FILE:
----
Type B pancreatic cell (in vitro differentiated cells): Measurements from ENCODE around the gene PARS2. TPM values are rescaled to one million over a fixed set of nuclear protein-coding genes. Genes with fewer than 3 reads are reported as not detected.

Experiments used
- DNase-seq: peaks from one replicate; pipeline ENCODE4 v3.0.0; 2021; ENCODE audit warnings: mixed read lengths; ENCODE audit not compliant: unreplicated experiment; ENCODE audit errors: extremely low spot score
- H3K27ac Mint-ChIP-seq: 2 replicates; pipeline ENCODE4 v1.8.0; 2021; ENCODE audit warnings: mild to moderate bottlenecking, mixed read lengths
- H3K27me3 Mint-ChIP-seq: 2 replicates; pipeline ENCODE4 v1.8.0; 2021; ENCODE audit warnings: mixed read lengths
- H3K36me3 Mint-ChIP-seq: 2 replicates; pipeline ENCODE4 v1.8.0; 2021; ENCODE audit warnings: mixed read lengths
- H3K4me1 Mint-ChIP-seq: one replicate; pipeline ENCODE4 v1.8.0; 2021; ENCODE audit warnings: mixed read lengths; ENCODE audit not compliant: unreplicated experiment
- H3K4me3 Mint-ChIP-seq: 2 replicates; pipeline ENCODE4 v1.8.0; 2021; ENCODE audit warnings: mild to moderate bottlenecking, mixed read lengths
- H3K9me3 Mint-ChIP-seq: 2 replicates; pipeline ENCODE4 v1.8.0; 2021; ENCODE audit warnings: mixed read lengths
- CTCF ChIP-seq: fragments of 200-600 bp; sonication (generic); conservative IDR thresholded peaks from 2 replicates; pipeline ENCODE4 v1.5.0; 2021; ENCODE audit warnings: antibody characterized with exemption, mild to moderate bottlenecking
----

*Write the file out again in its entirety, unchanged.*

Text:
Type B pancreatic cell (in vitro differentiated cells): Measurements from ENCODE around the gene PARS2. TPM values are rescaled to one million over a fixed set of nuclear protein-coding genes. Genes with fewer than 3 reads are reported as not detected.

Experiments used
- DNase-seq: peaks from one replicate; pipeline ENCODE4 v3.0.0; 2021; ENCODE audit warnings: mixed read lengths; ENCODE audit not compliant: unreplicated experiment; ENCODE audit errors: extremely low spot score
- H3K27ac Mint-ChIP-seq: 2 replicates; pipeline ENCODE4 v1.8.0; 2021; ENCODE audit warnings: mild to moderate bottlenecking, mixed read lengths
- H3K27me3 Mint-ChIP-seq: 2 replicates; pipeline ENCODE4 v1.8.0; 2021; ENCODE audit warnings: mixed read lengths
- H3K36me3 Mint-ChIP-seq: 2 replicates; pipeline ENCODE4 v1.8.0; 2021; ENCODE audit warnings: mixed read lengths
- H3K4me1 Mint-ChIP-seq: one replicate; pipeline ENCODE4 v1.8.0; 2021; ENCODE audit warnings: mixed read lengths; ENCODE audit not compliant: unreplicated experiment
- H3K4me3 Mint-ChIP-seq: 2 replicates; pipeline ENCODE4 v1.8.0; 2021; ENCODE audit warnings: mild to moderate bottlenecking, mixed read lengths
- H3K9me3 Mint-ChIP-seq: 2 replicates; pipeline ENCODE4 v1.8.0; 2021; ENCODE audit warnings: mixed read lengths
- CTCF ChIP-seq: fragments of 200-600 bp; sonication (generic); conservative IDR thresholded peaks from 2 replicates; pipeline ENCODE4 v1.5.0; 2021; ENCODE audit warnings: antibody characterized with exemption, mild to moderate bottlenecking